It's Mad, Mad, Mad, Mad Science
September 24, 2009 7:17 PM   Subscribe

How would one go about getting (assisted and monitored) access to scientific/medical research equipment in the Chicago area? (fMRI, MRI, electron microscopes, mass spectrometry)

I'm looking at shooting some base video footage to work with for an idea for a TV pilot I want to create. It would be a science program, but with a more unusual angle. This post had spurred an existing show idea in a new direction, and I want to try to test out odd and strange ideas with actual equipment. (My reply I posted is not the actual show I have in mind, but 'science for fun' is the idea.)

I would obviously assume it would have to be done in off-peak hours, and scheduled for when the machines would not be in use, and use grad students, for example, to operate the equipment. Anything we would do would definitely not be 'by the book' scientific method, but more along the lines of the amazing things that can be seen by examining ordinary or unusual items or processes. Things that would be entertaining in a very nerdy, geeky way, but scoffed at as a 'waste of time' when compared to 'legitimate science.'

I'm sure things like this get done by students, but no one ever hears about it. I remember when electron microscopes became affordable to many institutions, people were taking photos of everything. That was 20 years ago, and I haven't seen an explosion of publicly available data like that with the newer inventions.

Know any scientists, students, or institutions that would like to help out? Where should I start, and who should I talk to first at the university/hospital/research facility?
posted by chambers to Science & Nature (5 answers total)
1.Identify faculty who have the equipment that you are interested in, check out univ websites for this.
2. Talk to them directly, email first.
3. In case of core facilities email the person in charge.

You would ultimately have to get permission of the principal investigator in whose lab the equipment is, even if you approach the students first.
posted by xm at 7:37 PM on September 24, 2009

I haven't looked at your post/link, so I don't know what you are really up to. But the above would be the way to go.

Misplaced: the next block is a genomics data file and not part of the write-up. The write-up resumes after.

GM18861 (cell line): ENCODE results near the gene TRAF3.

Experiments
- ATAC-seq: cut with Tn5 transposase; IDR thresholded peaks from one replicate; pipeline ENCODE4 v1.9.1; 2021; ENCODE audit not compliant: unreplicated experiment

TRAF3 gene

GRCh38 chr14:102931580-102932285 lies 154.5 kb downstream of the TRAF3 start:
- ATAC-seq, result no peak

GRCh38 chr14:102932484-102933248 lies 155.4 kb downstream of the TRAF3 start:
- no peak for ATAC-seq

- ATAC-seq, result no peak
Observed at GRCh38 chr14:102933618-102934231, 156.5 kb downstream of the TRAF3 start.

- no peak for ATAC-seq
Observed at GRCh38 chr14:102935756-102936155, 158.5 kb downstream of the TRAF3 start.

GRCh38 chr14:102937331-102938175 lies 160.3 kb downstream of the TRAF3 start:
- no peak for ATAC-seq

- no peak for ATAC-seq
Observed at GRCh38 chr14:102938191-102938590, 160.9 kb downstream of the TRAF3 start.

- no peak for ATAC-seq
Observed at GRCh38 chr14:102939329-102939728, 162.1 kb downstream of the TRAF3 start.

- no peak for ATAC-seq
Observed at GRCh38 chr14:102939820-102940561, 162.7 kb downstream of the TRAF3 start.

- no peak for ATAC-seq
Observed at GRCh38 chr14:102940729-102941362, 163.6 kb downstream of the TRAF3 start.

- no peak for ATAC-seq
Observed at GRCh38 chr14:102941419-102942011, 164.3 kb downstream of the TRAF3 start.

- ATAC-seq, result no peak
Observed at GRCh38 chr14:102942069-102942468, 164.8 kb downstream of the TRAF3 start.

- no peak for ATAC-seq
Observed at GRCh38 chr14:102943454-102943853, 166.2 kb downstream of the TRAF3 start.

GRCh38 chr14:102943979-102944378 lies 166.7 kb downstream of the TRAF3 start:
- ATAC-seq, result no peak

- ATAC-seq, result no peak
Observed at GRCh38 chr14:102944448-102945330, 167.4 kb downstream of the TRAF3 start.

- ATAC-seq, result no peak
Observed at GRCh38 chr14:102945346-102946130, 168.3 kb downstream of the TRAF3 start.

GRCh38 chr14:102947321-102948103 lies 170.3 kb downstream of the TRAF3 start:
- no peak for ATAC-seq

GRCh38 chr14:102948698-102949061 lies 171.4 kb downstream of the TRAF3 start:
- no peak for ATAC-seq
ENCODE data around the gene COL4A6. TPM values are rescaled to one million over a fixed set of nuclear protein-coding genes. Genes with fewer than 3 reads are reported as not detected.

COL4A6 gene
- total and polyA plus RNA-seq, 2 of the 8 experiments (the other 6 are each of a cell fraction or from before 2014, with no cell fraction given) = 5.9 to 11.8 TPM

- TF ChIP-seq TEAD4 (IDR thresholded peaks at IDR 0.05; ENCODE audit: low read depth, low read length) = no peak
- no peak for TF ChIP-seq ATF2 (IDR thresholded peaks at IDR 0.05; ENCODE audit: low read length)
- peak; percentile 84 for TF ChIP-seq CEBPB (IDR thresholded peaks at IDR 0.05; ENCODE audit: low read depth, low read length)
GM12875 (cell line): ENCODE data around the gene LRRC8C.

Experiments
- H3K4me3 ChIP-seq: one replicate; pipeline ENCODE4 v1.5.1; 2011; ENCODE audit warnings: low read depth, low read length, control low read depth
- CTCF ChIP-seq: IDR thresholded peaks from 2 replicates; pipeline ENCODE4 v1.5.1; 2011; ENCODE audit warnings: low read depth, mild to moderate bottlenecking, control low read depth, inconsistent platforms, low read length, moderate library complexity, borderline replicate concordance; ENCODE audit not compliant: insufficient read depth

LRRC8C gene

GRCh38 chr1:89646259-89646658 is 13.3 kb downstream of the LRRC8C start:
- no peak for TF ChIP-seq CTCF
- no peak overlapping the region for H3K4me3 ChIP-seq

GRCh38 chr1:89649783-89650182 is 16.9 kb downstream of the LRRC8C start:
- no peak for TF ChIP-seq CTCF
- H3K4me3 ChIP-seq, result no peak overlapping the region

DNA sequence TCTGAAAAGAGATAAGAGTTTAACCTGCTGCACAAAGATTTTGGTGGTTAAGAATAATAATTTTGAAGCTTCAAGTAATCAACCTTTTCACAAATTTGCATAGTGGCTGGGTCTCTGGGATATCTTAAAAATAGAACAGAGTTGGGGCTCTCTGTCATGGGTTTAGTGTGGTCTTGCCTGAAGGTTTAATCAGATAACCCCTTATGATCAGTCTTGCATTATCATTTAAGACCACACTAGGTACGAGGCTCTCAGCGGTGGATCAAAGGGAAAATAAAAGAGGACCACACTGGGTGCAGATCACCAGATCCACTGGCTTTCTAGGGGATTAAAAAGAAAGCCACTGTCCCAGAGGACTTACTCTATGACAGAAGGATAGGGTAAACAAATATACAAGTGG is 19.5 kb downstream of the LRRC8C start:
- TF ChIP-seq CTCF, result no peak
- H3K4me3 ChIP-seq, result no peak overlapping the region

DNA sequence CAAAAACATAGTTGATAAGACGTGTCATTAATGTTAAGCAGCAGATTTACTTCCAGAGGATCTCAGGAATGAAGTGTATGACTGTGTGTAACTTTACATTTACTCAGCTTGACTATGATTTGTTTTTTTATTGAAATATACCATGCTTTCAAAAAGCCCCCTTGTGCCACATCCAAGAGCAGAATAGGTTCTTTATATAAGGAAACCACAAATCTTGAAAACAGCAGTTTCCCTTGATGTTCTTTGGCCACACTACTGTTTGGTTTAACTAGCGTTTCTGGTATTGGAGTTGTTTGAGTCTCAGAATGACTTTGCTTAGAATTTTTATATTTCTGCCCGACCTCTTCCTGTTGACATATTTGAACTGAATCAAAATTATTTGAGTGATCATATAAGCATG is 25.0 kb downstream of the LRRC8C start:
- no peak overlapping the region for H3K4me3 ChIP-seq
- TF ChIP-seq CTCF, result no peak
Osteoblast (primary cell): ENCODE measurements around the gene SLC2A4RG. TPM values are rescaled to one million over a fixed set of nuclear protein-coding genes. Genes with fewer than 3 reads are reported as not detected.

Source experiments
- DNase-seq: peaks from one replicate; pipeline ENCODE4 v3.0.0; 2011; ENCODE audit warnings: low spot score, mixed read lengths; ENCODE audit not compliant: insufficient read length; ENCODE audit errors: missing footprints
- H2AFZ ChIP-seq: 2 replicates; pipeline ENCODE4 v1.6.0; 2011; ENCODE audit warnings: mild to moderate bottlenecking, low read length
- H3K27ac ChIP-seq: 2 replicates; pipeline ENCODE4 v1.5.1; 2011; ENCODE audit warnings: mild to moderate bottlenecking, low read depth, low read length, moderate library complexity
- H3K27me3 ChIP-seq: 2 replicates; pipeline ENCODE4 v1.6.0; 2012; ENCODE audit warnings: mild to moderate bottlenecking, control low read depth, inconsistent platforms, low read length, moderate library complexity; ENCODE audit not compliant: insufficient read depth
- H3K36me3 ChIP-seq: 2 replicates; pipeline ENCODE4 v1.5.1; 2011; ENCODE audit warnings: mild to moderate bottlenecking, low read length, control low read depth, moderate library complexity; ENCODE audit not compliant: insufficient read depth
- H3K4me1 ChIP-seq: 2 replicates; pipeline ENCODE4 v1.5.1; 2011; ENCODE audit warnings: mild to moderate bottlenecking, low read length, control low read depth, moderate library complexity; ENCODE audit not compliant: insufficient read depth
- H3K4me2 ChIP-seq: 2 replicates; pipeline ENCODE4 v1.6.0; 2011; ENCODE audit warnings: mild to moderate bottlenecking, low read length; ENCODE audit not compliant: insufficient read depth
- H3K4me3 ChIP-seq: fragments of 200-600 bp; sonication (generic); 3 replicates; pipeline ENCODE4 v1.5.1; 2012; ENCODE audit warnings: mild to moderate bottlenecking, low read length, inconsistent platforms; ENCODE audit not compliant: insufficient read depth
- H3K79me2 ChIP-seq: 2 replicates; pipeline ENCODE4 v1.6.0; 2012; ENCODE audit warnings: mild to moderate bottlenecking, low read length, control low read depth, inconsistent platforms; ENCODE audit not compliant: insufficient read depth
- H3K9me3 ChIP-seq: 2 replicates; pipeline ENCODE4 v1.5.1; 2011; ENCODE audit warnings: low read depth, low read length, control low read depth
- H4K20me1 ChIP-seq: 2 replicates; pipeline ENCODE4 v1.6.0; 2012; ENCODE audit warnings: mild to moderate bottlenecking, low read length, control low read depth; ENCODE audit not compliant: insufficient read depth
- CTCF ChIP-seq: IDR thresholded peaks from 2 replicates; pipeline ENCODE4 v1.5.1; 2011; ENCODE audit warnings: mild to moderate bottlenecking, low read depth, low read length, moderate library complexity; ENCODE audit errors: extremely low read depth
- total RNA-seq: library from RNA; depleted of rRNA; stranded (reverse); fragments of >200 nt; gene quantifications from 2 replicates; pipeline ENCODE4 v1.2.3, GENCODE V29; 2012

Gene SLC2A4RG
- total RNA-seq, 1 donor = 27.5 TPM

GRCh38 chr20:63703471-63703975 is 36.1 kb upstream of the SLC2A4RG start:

posted by xm at 7:38 PM on September 24, 2009

Having cadged a huge amount of diagnostic imaging for an art project, I can only tell you how we did it. 1) found the right guy, who had the ability to OK our project, 2) had a couple of real smart Columbia and Princeton grads with sweet personalities that convinced the guy we could perform any repetitive tasks (there were no live subjects,) 3) meticulously noted and marked all the settings, and returned them to where they originally were, after we did each (of maybe 20) sessions. 4) purchased through our own channels all the expendable materials, and showed up with our own supplies. 5) promised, and gave, credit to both the facility, and the supervisor we seduced. 6) scheduled to work at slow times, if our session got preempted, fine, thanks anyway. 7) brought snacks and candy for the suprevisor, who appeared to like such things.
posted by StickyCarpet at 7:38 PM on September 24, 2009

As a imaging facility manager, StickyCarpet's approach seems like the right way to go. You'll get a lot farther if you come across as knowledgeable and thoughtful, and having considered things like purchasing consumables and providing credit ahead of time.
posted by pombe at 9:20 PM on September 24, 2009

You may also have to be prepared to pay for time; we charge $50 - $75 / hr for outside users of our equipment; things like MRIs will be even more expensive.
posted by pombe at 9:22 PM on September 24, 2009

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